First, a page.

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Archaeology talkfest seeks to bury the myths

Update: March, 27/2012 - 09:43

 

Link to the past: Ancient temples in My Son where devotees worship Linga and images of God Siva, the protector of Cham Pa kings. — VNA/VNS Photo The Duyet
Drumming up debate: Visitors inspect an ancient Dong Son bronze drum. These drumsdate back to 2000-2500 BC. — VNA/VNS Photo Phuong Hoa
Fire power: Bronze arrows of the Dong Son civilisation. — VNS Photo Doan Tung
History lesson: Visitors enjoy an exhibition of Oc Eo artefacts, held in HCM City. VNA/VNS Photo Thanh Vu

Different viewpoints and more explanation

Several members of the Vietnamese archaeological community approached by the Viet Nam News have expressed their reservations over some of the views presented at the conference, especially regarding the Dong Son drums and the introduction of agriculture.

Dr Vu The Long, formerly of the Institute of Archaeology, remained unconvinced that domesticated dogs and rice arrived in Viet Nam with people from the Yangtze River Valley. "Remains of animal bones and plants do not always survive for a long time underground in the hot and humid environment of Viet Nam. So far, the evidence found spans a very large area, from southern China to northern Viet Nam. As we discuss a path of development, we need to have more persuasive evidence before coming to a conclusion."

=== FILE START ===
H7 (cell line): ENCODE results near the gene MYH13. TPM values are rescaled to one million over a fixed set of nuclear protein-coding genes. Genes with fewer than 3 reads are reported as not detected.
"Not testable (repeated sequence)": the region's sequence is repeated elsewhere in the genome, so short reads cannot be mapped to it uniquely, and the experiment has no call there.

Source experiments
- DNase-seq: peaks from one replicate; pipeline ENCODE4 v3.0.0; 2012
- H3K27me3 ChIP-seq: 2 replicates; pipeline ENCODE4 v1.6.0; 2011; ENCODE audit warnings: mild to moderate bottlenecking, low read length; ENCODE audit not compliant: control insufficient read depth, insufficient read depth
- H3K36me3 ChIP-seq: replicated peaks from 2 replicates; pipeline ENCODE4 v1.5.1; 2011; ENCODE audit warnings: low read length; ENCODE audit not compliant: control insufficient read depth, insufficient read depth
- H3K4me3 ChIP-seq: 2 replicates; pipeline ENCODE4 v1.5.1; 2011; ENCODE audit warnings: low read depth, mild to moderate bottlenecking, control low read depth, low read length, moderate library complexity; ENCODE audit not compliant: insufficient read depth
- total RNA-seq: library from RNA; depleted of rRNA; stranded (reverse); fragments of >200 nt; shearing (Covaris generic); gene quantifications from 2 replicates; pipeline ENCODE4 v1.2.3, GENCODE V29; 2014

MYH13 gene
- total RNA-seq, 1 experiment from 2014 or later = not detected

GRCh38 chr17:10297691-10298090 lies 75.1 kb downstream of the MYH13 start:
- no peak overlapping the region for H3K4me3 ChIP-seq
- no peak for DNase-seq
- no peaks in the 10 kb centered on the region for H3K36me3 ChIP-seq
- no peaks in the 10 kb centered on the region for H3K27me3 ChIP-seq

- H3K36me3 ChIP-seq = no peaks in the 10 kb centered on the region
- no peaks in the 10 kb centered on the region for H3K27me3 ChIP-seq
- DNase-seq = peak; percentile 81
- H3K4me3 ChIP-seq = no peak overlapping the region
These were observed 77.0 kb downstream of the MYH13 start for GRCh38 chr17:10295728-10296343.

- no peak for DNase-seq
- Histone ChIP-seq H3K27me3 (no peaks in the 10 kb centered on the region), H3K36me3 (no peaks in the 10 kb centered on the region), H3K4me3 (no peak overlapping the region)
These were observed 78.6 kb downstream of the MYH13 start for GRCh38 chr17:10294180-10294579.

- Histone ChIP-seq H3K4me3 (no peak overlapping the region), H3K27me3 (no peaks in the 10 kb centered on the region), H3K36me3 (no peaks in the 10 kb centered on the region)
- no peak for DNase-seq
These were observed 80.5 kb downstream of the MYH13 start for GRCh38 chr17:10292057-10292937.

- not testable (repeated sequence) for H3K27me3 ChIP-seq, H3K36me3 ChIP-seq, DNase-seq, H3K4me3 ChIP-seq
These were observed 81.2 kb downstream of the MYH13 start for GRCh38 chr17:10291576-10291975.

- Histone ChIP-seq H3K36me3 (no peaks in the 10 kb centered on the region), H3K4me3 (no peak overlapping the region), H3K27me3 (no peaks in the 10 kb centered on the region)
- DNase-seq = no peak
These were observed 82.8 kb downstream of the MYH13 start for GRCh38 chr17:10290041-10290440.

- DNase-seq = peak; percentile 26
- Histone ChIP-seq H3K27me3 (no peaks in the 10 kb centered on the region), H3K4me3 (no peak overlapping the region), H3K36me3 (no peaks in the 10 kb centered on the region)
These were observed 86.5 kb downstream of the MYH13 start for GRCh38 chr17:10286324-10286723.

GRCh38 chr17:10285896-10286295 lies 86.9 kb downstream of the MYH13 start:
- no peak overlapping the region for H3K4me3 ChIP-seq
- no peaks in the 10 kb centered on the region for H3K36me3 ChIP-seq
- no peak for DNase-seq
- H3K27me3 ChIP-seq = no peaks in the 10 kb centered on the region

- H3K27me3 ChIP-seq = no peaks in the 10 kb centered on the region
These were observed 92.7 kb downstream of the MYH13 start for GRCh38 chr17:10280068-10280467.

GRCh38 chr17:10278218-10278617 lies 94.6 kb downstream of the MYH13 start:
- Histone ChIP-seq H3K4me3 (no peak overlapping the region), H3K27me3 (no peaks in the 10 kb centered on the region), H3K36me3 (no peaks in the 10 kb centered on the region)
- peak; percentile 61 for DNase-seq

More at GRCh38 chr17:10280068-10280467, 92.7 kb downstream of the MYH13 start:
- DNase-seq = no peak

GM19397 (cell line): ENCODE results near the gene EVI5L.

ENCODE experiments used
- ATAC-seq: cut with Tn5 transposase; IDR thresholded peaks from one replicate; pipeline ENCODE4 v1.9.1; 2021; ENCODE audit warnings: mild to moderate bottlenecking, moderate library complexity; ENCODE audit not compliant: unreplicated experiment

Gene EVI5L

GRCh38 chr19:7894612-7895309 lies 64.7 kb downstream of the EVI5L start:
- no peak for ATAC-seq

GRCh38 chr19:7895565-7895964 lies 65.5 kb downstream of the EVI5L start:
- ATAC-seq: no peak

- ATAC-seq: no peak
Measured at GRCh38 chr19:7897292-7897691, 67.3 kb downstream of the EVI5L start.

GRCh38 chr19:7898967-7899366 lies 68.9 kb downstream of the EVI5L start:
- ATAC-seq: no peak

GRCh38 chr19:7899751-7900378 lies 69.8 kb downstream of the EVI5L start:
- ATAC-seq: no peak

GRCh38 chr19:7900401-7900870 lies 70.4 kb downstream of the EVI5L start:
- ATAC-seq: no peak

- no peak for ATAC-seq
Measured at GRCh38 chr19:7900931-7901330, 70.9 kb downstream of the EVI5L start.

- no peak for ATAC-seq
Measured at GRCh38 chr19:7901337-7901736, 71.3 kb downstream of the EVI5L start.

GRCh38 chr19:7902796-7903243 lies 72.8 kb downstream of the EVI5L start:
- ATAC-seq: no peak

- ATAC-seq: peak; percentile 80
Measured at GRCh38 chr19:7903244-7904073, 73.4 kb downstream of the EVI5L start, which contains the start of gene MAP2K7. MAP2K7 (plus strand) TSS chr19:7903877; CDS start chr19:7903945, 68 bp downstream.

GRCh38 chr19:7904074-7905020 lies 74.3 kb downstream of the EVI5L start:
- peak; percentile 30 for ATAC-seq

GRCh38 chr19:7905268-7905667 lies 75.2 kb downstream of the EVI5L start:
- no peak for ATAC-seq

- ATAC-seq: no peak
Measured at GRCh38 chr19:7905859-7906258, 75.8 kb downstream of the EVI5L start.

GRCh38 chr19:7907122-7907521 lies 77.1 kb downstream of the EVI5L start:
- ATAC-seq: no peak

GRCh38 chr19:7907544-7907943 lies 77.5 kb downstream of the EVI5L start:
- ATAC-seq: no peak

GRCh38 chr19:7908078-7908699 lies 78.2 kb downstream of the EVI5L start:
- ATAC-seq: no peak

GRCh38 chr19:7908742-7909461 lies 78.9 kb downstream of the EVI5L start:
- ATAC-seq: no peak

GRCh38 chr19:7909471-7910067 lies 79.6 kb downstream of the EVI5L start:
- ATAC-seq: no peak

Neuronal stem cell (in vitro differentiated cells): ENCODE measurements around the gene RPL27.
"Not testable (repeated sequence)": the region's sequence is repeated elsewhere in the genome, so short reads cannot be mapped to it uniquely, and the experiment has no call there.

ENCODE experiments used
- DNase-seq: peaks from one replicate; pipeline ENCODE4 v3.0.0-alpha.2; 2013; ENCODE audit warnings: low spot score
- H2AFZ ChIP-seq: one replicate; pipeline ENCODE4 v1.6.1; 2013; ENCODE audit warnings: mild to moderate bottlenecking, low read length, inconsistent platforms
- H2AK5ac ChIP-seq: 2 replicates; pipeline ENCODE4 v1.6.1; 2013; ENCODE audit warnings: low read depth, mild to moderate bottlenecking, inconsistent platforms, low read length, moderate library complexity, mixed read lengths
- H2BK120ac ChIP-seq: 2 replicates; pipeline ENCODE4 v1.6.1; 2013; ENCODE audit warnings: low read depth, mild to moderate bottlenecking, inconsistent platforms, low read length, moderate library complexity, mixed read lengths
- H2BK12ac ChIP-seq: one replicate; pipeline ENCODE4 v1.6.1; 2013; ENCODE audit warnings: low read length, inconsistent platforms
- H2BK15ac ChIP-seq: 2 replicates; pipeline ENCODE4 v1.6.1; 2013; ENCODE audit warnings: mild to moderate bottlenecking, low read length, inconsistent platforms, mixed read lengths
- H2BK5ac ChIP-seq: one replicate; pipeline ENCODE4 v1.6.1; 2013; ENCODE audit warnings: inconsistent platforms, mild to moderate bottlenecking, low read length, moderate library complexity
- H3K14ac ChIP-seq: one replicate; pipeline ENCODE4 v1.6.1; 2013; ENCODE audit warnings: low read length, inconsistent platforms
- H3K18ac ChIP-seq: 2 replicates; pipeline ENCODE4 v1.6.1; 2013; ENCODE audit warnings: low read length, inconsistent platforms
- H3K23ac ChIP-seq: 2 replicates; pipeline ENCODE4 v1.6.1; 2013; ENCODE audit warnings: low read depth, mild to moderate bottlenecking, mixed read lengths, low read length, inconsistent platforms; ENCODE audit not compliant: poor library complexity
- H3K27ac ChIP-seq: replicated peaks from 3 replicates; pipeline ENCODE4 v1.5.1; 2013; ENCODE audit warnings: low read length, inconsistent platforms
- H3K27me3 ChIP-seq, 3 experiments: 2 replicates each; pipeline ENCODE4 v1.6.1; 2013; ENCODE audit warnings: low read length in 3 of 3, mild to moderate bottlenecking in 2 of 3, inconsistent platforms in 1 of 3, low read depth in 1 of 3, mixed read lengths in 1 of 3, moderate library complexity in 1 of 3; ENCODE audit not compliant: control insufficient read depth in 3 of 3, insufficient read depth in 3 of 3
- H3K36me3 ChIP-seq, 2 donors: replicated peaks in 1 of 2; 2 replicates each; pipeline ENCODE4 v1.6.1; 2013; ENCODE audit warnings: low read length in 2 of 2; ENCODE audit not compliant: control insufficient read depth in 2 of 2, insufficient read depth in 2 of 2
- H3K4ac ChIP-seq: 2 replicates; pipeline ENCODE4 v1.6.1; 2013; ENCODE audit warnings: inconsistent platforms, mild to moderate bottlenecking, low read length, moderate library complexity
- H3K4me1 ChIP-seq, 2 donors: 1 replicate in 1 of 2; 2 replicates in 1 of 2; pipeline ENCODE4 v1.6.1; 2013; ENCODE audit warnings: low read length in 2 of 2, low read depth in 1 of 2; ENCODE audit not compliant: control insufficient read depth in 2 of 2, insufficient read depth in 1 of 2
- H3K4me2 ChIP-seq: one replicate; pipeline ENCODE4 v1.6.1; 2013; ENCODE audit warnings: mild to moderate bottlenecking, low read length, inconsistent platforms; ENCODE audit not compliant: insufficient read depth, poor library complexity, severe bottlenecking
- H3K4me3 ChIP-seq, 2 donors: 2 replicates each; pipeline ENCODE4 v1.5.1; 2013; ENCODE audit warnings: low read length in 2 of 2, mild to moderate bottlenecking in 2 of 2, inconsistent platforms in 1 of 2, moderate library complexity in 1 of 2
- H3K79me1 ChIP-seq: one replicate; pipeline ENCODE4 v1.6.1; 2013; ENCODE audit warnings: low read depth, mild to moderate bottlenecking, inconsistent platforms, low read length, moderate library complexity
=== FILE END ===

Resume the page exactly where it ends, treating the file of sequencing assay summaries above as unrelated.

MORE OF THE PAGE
Dr Bui Van Liem, also quoted in the article, explained that "Dong Son drums were found all over Southeast Asia, but mostly in North Viet Nam, corresponding to the location of ancient Dong Son people. The number of bronze drums found in tombs of Dong Son, a mould for casting bronze drums found in Bac Ninh Province, and the carved images on these drums (like stilt houses, rice harvesting, beating drums, boats and many other elements) fit the lifestyle of Dong Son people. They reflect the knowledge and psychology of the ancient Vietnamese."

A recent conference on Vietnamese history dug deeper into techniques and interpretations in an effort to uncover the real truth about the nation's misty past. Rachel Poser reports.

Eating dog meat may be a controversial practice in Viet Nam today, but it turns out to be one of the country's oldest traditions.

In Southeast Asia, man has been consuming his best friend for as long as he's been planting rice, according to Australian National University Professor Peter Bellwood, who spoke at the International Colloquium of Archaeology in Viet Nam early this month.

Bellwood told the assembled researchers that domesticated dogs and cultivated rice were introduced into Viet Nam by people who migrated south from the Yangtze River Valley around 2000BC. Bone analysis revealed that this northern group mixed with an existing population, genetically similar to Melanesians, to form the ancestral core of the modern Vietnamese people.

Viet Nam's tumultuous recent history is well-known around the world, but beyond stock images of misty jungle and ruined temples, few can conjure a clear picture of the country's more distant past.